When I got the call from the lab, I dropped the phone as my knees buckled. I got to feel what abject terror felt like. I’m here to say you do come out of it, but while you’re in that hell, it’s a lonely and dark place.
The usual procedures. Consults. More mammograms. More tests. Surgery scheduled. Follow up radiation therapy. Blah, blah, blah. All the while, the abject terror hovered around me, over me, in me.
Eight weeks of radiation therapy, everyone will tell you, is cumulative. What that means is you feel fine—for a while. Then you don’t feel so fine; you feel….tired. Very tired. And kind of sick. And at the age I was—45—it was terrifying to feel so old, so weak, so vulnerable…so defeated.
Eight weeks of daily visits to a hospital. Eight weeks of being put in a cold, silent room, with people talking to you over an intercom because they don’t want to get hit with the same things hitting your body. Eight weeks of trying to keep abject terror from consuming you. Eight weeks of just trying to get by. To endure.
I did it. Thanks to friends and family and a supportive work place, I did it. But the strength, the stamina, the ability to just put my head down and keep going? I owe that to endurance riding. I owe those 100 mile rides in the middle of the night when you don’t know where the heck the trail is and you’re beyond exhausted—and you keep going. I owe those days of being with my horse and my horse alone, trotting along for hours and hours, and feeling his strength and stamina and willingness to just-keep-going-no-matter-what. I owe it to remembering how bloody good that finish line feels like, when you’re done, and you can hug your horse and your friends and your spouse and know you’ve accomplished something really really big. Without endurance, I would have never known what it means to truly endure.
And damn it, I had to learn it all over again, ten years later. Another diagnosis of breast cancer. Same routine. But this time, it was just a tiny bit easier. I knew the drill, and I knew—I really knew—I could endure. I AM a survivor. AND I thrive.”
-Sandy Cheek, Survivor
[Congratulations, Sandy! Our first winning random-pick of the month!]
“My story isn’t something extravagant, but for me personally, horses provide a daily dose of happiness and hope for a brighter day. I went through an abusive marriage and after getting out of it I’d lost most joy in my life. I had grown up with horses as a child and remembered the close bond I’d shared with them.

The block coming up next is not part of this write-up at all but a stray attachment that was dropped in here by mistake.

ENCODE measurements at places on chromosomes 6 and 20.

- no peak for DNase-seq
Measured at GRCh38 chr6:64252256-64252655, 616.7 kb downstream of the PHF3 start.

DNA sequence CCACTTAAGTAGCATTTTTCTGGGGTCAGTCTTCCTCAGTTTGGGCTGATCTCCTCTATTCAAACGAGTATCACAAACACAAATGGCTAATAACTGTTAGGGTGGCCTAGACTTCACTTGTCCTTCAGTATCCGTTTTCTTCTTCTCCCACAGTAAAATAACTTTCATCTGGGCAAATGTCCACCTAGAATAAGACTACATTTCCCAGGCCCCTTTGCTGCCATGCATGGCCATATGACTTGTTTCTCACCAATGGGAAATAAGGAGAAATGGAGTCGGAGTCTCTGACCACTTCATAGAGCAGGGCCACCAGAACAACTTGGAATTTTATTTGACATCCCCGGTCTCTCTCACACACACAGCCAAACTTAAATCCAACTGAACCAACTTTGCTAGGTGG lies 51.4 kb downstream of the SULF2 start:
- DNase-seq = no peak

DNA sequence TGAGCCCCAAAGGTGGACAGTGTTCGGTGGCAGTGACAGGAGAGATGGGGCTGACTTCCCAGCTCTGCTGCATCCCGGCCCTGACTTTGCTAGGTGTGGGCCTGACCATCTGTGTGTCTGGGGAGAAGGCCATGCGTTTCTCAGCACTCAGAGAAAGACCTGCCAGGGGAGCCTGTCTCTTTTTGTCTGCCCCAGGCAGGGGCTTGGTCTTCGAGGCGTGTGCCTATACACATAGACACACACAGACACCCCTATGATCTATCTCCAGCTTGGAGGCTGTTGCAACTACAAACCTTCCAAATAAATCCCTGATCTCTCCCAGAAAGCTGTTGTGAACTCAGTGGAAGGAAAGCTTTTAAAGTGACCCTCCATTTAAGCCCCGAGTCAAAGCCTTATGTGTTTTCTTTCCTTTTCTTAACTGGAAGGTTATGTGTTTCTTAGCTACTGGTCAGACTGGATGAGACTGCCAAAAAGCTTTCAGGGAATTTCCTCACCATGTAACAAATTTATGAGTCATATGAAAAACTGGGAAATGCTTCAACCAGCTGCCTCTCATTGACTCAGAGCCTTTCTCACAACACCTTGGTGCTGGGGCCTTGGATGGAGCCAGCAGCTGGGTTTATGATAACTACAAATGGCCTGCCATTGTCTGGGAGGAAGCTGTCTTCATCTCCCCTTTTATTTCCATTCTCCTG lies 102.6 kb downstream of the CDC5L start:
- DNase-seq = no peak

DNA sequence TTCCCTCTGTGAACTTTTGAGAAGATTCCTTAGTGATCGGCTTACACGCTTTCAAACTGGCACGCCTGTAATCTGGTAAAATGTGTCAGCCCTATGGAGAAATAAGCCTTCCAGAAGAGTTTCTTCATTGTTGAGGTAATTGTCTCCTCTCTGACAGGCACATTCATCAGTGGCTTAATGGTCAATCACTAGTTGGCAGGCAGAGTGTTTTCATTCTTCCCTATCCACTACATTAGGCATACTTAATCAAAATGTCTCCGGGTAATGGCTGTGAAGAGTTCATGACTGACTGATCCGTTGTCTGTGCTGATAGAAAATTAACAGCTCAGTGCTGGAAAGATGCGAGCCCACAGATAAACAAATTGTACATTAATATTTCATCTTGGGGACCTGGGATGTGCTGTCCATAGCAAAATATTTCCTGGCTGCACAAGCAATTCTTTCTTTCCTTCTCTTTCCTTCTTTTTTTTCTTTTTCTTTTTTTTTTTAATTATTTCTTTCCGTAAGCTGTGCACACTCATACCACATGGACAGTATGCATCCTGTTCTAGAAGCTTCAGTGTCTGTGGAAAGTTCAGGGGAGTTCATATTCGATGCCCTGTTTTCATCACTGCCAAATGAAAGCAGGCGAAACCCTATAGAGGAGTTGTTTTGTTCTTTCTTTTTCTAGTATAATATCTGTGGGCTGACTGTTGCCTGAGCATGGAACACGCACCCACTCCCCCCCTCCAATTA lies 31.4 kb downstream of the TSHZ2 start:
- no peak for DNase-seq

So, when an opportunity presented itself to ride in exchange for mucking stalls, I jumped at the chance. My oldest daughter and I did it together and I was able to share this love of horses with her. After some time I realized this was something I’d missed tremendously, and I then bought a horse to share with my kids and from that time forth we have been a horse crazy family.
I believe they are truly therapy for the soul and just having the chance to spend time with them is joyous beyond measure! I believe we are able to overcome anything and we just have to look inside ourselves to find the strength to get through it!”
“I’m a senior citizen who grew up during WWII. As the only child of two alcoholic parents, my childhood was somewhat erratic. To escape the drunkenness, rowdy parties and loud fighting, I would sneak out of the house at night and race away on my horse – often stopping to fall asleep under a tree, far from home.
My parents are long since deceased and I’ve gotten past much of the trauma of those days, but horses are still a source of comfort and joy for me, a reminder of just how much healing peace they can bring a stressed out human being, of any age.” -Anonymous